Before and After: Horchata de Nueva York

Quick, creative conversion takes tired burger joint to casual Mexican hot spot.

Multi-concept operator ESquared Hospitality pulled off a fast, economical conversion this spring when it retired its aging BLT Burger restaurant in New York's Greenwich Village to create Horchata de Nueva York, a warm and welcoming Mexican concept. "Over the past year or so a lot of burger concepts had opened in the neighborhood. As an eight-year-old restaurant, BLT was in need of a facelift anyway but we decided that rather than spend the money and effort to refresh that restaurant, we'd create a casual Mexican restaurant. We didn't have Mexican in our portfolio and it was something that was missing in the neighborhood," says Samantha Wasser, ESquared's creative director, who spearheaded the redesign of the 1,700-square-foot space.BLT-Burger Interior3Before the conversion: BLT Burgers

Given a small budget, a mandate to leave existing banquettes in place, and less than two months to come up with a design and complete the project, Wasser focused on strategies that would warm up the space and create a comfortable, casual, authentic Mexican ambiance with a few quirky touches added for fun.

The existing hardwood floors were refinished. Stark white walls along the long sides of the dining room were covered in brick veneer, and metal sconces sourced from Mexico were installed. The back wall, which was already brick, was whitewashed — in part to mask the fact that it is a different brick than that added to the side walls and in part to create a more open feel for the space. The lower half of the walls, covered in white subway tiles, were kept the same but re-grouted. "We replaced the white grout with a dark, charcoal-colored grout to create contrast and soften the white a bit against the new brick walls," Wasser says.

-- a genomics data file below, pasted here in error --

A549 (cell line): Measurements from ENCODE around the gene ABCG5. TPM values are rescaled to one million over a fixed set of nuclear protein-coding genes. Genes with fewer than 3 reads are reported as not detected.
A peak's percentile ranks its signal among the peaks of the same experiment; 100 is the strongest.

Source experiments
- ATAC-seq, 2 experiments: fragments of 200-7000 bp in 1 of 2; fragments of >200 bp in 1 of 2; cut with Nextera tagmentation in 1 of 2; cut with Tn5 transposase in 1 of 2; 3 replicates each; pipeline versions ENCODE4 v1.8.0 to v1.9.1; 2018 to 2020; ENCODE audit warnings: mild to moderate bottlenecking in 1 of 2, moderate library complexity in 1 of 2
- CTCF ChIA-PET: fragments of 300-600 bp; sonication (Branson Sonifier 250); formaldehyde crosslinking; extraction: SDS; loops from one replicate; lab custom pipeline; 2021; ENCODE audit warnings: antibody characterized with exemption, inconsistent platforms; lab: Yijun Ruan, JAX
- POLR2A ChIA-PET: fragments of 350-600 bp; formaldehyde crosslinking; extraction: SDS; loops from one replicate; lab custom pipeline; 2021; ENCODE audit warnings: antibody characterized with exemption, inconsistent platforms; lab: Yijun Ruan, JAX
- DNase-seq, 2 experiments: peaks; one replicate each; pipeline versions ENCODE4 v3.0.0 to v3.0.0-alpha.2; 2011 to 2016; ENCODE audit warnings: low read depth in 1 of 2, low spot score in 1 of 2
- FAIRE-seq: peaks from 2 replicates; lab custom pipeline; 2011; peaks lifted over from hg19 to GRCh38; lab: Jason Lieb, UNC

Small freestanding tables in the room's center, between the banquettes, were removed and replaced with two custom-made wooden communal tables flanked by benches covered in vibrant Mexican fabric. The tables seat 10 to 12 guests each and are especially popular among the concept's Millennial clientele as well as for group outings.

The banquettes, which budget constraints demanded remain in place, were freshened with new wood tabletops imprinted with a white-out graphic pattern picked up from the Otomi Mexican tapestry hung on the back wall of the dining room.

Left in place, too, was the distressed pressed tin ceiling. But to create a festive, patio-style ambiance in the windowless dining room area Wasser had it painted black and hung strings of lights against it. Toward the front of the long, rectangular space — where a 12-seat bar sits along one wall — the ceiling was kept lighter to help create distinction between the spaces and "give each its own moment," she says.

Several walls feature hand-drawn murals by New York-based artist R.J. Raizke, and guests are also welcomed by a colorful, custom fabric wall treatment that resembles an "exploded piñata", according to Wasser.

The bar itself was completely redone to create a warm, comfortable feel and to highlight Horchata's extensive selection of tequilas and mescals. "I wanted it to feel like people had been drinking tequila here for 100 years," Wasser says. "We used more natural, reclaimed materials and warm, amber lighting. And we created a back bar from old wooden wine boxes lined with antique mirrors and fitted with LED lights to show off the beautiful bottles."

Horchata II NF 039

She adds that this was the fastest complete conversion that ESquared Hospitality, which operates nearly 30 steak, burger, seafood and Italian-themed restaurants domestically and internationally, has undertaken. "It was a whirlwind. We closed BLT Burger and three weeks later re-opened as Horchata," she says. "Customers have been amazed with the change and the response to the new concept has been great." +

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